From dramatic scenery to an enthralling history and culture, Scotland checks the boxes of tourist itineraries the world over. The Scottish people welcome this foreign infatuation. Almost 10% of Scots work in the tourism industry, which represents a whopping 5% of Scotland’s total GDP.
If you’re thinking of visiting Scotland, the question isn’t what can you do. It’s what should you do. There isn’t enough time to experience everything Scotland has to offer during a single trip.
Want to make the most of this once-in-a-lifetime opportunity? Here are the seven best places to visit in Scotland.
There’s a reason most tourists swing by Scotland’s capital: It’s filled to the brim with UNESCO heritage sites and world-class modern conveniences.
Most tourists are sure to stop by Edinburgh Castle, which overlooks a great deal of the city. The apex of this 1000-year-old structure boasts two modern additions: The Scottish National War Memorial And War Museum.
Outward along the city is the famous Royal mile, cutting through Edinburgh’s Old Town. It’s one of the most scenic hikes in Europe, showcasing architecture from centuries ago.
Not a fan of old stuff? Then what about the new? Harry Potter fans come to scour some of the cafes JK Rowling frequented while writing her world-renowned series.
Since there is so much to do in Edinburgh, check out this article for help planning your itinerary.
2. Isle of Iona
Scotland’s islands are just as charming as the mainland. Here in Iona, a sparsely populated island rests the Iona Abbey. This small, unassuming church is the birthplace of Scottish Christianity.
Scottish monks wrote the Book of Kells within its walls more than 1,200 years ago. Although the real artifact is not available, tourists can turn through a display copy located within.
Its weathered graveyard is perhaps even more fascinating. Hundreds of years of Scottish, Irish, and Scandinavian kings are buried here. Their headstones litter the graveyard overlooking a small sea channel.
3. Loch Lomond
Striking views are found everywhere in the Scottish countryside, but Loch Lomond offers one of the best. Immortalized in a popular Jacobite poem, Loch Lomond rests in the center of the Trossachs National Park.
There’s no better place to pull out your camera for unforgettable nature photography or rent a bike for a scenic workout.
If you’re feeling adventurous, you’re free to enter the chilly waters of Loch Lomond. Of course, that’s an extreme undertaking. Instead, get your hands on a kayak and enjoy the lake from a warmer perspective.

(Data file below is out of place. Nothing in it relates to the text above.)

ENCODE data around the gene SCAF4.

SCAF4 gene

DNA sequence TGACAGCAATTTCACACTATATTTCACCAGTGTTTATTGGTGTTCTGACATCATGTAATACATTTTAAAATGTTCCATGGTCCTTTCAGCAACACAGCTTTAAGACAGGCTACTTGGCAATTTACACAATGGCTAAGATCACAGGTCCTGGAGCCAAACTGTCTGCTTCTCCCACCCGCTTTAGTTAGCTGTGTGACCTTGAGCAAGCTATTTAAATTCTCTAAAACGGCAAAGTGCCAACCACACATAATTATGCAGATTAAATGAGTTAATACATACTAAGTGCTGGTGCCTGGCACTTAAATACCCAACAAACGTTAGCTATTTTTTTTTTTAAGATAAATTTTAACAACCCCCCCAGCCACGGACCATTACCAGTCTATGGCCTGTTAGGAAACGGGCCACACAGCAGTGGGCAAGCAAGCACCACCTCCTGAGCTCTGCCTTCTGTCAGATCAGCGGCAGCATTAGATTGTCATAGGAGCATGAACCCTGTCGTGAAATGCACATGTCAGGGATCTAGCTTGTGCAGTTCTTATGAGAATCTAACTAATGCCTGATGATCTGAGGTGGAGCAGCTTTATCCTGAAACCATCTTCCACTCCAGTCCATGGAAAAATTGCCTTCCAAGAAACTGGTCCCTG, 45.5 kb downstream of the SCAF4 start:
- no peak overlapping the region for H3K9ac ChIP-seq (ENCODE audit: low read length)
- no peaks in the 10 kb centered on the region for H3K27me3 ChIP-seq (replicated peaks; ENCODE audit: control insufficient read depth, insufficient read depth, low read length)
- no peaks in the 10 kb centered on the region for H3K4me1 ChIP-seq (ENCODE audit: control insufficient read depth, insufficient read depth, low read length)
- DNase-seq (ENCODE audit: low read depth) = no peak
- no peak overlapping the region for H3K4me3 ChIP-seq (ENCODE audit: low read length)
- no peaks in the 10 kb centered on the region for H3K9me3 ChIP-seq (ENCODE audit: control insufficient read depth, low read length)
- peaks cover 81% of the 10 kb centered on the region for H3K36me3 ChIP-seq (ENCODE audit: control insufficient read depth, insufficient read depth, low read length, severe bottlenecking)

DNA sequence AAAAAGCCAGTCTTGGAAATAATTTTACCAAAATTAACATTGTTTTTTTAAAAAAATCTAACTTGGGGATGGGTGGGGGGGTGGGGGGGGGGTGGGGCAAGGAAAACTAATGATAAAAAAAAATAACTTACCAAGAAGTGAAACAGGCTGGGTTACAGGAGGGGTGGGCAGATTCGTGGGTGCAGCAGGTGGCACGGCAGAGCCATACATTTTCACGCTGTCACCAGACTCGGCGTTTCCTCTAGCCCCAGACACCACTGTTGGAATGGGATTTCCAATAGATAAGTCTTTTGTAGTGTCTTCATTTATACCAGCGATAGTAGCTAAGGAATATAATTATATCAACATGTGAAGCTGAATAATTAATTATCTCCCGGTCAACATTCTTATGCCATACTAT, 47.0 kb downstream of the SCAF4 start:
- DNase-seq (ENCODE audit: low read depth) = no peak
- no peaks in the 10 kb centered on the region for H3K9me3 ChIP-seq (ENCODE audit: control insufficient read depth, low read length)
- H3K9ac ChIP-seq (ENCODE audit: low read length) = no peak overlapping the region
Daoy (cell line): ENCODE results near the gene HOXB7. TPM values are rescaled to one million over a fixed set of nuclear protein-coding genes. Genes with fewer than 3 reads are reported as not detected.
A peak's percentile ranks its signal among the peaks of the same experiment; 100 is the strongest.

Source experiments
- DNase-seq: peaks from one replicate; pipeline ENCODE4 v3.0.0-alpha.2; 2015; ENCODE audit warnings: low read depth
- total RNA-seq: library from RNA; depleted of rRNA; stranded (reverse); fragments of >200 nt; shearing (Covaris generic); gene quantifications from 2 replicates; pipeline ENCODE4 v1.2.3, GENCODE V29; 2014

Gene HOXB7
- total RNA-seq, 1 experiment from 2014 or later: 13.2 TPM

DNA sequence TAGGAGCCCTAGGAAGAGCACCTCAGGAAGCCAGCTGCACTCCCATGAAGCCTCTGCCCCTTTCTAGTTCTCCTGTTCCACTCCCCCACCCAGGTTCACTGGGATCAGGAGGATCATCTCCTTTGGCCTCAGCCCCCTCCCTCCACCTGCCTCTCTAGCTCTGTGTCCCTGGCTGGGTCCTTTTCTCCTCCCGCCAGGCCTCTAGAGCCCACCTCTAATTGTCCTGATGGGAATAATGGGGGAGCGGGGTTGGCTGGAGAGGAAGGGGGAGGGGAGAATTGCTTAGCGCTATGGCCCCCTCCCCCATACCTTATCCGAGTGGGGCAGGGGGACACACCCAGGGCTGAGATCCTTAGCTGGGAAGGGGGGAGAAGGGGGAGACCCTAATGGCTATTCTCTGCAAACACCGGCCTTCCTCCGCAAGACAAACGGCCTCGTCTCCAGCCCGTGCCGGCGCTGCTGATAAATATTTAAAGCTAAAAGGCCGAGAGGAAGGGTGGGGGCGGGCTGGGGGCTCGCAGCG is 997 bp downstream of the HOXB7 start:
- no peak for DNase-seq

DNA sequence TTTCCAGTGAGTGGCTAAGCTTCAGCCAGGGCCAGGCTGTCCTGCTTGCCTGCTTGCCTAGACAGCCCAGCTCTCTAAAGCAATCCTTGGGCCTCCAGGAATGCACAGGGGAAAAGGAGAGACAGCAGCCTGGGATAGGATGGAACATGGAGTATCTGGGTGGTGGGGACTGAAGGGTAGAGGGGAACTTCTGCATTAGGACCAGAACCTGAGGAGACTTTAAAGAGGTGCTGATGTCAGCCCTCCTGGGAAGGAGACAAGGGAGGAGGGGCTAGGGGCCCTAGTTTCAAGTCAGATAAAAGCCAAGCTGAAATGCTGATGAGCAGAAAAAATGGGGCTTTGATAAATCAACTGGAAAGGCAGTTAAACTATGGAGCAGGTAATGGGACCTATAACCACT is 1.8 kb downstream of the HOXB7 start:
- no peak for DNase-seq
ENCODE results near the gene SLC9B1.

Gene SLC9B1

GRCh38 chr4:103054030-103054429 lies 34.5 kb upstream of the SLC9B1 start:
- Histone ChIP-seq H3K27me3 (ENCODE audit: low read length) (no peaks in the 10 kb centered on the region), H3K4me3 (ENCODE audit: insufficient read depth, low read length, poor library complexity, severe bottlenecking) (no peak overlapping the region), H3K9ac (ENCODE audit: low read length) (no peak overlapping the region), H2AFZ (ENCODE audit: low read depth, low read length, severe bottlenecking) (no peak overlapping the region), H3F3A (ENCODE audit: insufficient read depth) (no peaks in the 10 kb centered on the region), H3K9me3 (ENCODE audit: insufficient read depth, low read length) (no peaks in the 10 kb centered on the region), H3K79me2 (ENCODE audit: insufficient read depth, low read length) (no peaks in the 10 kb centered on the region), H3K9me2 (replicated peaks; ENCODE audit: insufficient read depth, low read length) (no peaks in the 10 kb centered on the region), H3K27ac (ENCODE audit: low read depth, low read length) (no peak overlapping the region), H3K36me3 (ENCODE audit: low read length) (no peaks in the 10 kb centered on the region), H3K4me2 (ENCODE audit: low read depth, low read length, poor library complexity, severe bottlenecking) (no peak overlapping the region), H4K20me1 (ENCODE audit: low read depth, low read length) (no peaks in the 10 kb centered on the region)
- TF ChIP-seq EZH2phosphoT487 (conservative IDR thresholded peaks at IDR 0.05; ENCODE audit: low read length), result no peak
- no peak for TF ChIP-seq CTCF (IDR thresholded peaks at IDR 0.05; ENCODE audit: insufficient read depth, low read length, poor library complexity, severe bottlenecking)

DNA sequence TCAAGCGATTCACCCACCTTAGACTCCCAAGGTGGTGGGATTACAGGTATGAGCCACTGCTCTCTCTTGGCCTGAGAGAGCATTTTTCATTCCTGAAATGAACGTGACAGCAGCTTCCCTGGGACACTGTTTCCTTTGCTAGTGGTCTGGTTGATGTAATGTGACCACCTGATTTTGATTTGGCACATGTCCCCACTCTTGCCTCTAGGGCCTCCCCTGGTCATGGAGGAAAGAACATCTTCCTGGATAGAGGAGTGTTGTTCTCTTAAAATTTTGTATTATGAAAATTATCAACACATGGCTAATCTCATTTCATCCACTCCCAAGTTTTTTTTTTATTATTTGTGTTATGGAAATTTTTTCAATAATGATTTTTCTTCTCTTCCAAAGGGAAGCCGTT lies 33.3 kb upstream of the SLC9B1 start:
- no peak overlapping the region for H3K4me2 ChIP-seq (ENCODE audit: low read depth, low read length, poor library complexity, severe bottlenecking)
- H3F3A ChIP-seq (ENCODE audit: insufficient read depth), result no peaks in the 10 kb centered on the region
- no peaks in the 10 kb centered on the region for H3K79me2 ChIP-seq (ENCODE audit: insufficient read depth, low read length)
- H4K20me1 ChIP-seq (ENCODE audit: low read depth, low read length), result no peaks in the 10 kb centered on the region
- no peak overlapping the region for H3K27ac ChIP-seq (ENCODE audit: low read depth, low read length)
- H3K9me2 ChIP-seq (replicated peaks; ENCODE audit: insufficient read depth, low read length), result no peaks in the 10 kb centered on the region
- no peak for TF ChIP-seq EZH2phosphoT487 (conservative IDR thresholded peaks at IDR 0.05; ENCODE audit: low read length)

4. Isle of Skye
The Isle of Skye is the most popular of the Hebrides Islands. Sweeping mountains and hills juxtapose some of the best coastal scenery on the continent. But there’s more than views alone.
The Skye Museum provides a glimpse into the past with a smattering of 9th-century homes. On the Isle’s northern tip lies the ruins of Duntulm Castle. Little remains of the original stonework, but the foundation and crumbling walls give insight into the past — and an ocean view not found anywhere else.
Glasgow is one short train ride away from Edinburgh. While Edinburgh is perfect for history and culture junkies, Glasgow has all the accommodations of a modern capital city. In short, there’s something for everyone.
Kelvingrove Museum displays over 8,000 artifacts and 22 galleries. From art to armor, archaeology to architecture, you never know what you’ll bump into. Best of all, the Kelvingrove Museum has no entrance fee.
Since Scotland is known for its whiskey and scotch, why not stop by at the Auchentoshan Distillery? A guided tour shows the entire process from start to finish. You’ll also enjoy a small sample.
If scotch is more your thing, then check out The Clydeside Distillery, overlooking the water.
For family fun, head to Govan Old. Celtic and Viking stonework fills this museum, harkening back to times that seem lost to myth. Viking dresses and armor are also available to help you bring out your inner warrior.
6. Inveraray Castle
Located next to the water, this palace is open to the public and sports a wide collection of Scottish weaponry and paraphernalia. Docents fill the halls to answer questions about any artifacts on display.
The castle itself is the true gem.
The original stonework is 600 years old. Its stunning garden and corner turrets are a beauty to behold.
Although the Scottish highlands are remote, that doesn’t mean they are only for sightseers. Those who enjoy military history can visit Fort George and take a private look into military life during the 1700s. Or, take a break at the Victorian Market and enjoy everything the Scottish vendors have to offer.
Otherwise, Inverness is the perfect home base to enjoy surrounding locales. Loch Ness sits nearby, and while the lake itself isn’t the most interesting, the Loch Ness museum is worth a look.
For more military history, check out the Culloden battlefield. It was here that the British put down the Jacobite rebellion and changed Scottish culture forever. You can even head into the Bronze Age at the Clava Cairns, a haunting cemetery built over 4,000 years ago.
Enjoying the Best Places to Visit in Scotland
Visiting Scotland is an experience for everyone. Nature lovers, history buffs, and culture seekers all have plenty to explore and uncover.
And who knows? The best places to visit in Scotland are so numerous, you may have to come for an extended stay just to enjoy them all.
Want advice about your next great vacation? Get the insider scoop from our blog.